alexa Neurotoxicity of organic solvents--recent findings
Oncology

Oncology

Chemotherapy: Open Access

Author(s): Matsuoka M

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In this review,the recent findings of central nervous system (CNS) or peripheral nervous system (PNS) dysfunction induced by occupational exposure to organic solvents are described. While acute,high-level exposure to almost all organic solvents causes the general,nonspecific depression of CNS,it is still not clear whether chronic,low-level occupational exposure causes the chronic neurological dysfunction which has been called "organic solvent syndrome","painters syndrome","psycho-organic syndrome" or "chronic solvent encephalopathy". At least at lower than occupational exposure limits,chronic and low-level organic solvent exposure does not appear to cause the "symptomatic" neurological dysfunction. The chronic,moderate- to high-level exposure to a few organic solvents (such as carbon disulfide,n-hexane and methyl n-butyl ketone) affects CNS or PNS specifically. The substitutes for chlorofluorocarbons,2-bromopropane and 1-bromopropane were shown to have the peripheral nerve toxicity in the experimental animals. Shortly after these observations,human cases of 1-bromopropane intoxication with the dysfunction of CNS and PNS were reported in the United States. Neurological abnormalities in workers of a 1-bromopropane factory in China were also reported. Thus,the possible neurotoxicity of newly introduced substitutes for ozone-depleting solvents into the workplace must be considered. Enough evidences indicate that some common solvents (such as toluene and styrene) induce sensorineural hearing loss and acquired color vision disturbances in workers. In some studies using magnetic resonance imaging (MRI),cerebral atrophy,patchy periventricular hyperintensities and hypointensities in the basal ganglia were found in solvent-exposed workers as have been shown in toluene abusers (toluene leukoencephalopathy). Further studies using the neurobehavioral test batteries,neurophysiological measurements and advanced neuroimaging techniques are required to detect the "subclinical" dysfunction of nervous systems in workers exposed to organic solvents at low-level.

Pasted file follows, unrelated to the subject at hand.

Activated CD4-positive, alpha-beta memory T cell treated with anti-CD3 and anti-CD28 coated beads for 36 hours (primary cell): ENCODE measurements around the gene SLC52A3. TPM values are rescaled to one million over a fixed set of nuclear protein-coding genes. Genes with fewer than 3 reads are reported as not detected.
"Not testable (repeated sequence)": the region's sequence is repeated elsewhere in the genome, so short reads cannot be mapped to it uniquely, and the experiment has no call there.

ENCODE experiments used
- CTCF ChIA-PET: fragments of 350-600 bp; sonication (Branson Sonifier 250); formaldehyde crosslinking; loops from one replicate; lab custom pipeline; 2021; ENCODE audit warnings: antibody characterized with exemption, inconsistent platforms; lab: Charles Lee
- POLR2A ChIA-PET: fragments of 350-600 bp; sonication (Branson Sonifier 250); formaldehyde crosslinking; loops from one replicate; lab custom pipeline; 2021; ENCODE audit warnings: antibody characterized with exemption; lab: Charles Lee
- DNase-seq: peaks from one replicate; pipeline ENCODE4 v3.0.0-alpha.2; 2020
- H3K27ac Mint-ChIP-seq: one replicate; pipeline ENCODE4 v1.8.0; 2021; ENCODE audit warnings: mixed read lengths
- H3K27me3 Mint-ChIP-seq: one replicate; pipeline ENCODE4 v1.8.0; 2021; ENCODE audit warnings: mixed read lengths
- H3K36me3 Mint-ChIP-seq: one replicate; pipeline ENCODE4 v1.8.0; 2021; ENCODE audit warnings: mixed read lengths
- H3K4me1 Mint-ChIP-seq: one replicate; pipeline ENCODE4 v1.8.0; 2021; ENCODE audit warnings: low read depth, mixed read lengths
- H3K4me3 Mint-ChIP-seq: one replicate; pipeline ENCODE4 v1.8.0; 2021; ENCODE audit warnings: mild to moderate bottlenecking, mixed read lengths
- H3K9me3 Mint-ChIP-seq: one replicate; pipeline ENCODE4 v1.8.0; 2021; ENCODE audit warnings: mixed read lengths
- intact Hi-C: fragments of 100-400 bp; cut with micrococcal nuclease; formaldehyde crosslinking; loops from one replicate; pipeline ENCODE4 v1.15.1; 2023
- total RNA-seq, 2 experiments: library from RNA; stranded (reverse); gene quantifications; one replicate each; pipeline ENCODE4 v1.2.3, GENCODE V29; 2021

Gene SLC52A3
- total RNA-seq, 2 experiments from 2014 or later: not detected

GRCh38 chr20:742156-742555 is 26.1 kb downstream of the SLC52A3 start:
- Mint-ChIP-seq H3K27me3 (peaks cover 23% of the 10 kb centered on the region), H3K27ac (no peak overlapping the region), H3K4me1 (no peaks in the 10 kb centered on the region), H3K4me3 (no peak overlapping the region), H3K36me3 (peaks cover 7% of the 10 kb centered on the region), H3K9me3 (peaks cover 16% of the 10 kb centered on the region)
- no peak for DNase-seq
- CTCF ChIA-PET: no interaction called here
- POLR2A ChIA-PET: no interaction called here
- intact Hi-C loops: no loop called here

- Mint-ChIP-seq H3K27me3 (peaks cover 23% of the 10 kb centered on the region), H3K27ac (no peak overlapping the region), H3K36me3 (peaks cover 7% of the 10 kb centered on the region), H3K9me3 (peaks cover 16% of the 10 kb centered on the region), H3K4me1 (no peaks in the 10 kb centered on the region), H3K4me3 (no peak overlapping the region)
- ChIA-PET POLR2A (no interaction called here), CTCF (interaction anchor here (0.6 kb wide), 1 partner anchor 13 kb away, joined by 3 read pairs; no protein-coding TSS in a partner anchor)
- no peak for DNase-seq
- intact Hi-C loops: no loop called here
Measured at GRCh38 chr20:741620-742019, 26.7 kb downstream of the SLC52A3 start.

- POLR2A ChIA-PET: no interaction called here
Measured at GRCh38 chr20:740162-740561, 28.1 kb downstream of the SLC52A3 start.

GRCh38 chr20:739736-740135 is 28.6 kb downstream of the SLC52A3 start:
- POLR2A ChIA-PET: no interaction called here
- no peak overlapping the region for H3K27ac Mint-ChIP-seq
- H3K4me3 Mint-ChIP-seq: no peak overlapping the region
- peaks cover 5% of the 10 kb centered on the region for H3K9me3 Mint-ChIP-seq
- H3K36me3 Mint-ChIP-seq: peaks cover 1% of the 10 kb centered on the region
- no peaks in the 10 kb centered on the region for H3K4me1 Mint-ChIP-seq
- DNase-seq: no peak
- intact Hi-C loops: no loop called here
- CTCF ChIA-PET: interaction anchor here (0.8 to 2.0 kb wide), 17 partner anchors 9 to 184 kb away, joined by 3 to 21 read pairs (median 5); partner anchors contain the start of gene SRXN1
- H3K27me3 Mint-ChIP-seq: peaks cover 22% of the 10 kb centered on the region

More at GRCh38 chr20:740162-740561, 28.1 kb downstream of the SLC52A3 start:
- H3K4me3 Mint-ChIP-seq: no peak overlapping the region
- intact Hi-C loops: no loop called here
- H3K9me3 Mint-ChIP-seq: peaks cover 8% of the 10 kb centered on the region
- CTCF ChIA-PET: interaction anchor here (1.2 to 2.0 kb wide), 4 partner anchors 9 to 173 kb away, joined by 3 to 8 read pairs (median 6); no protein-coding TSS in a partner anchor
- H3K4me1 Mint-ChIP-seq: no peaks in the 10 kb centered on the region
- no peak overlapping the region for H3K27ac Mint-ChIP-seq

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This article was published in Brain Nerve and referenced in Chemotherapy: Open Access

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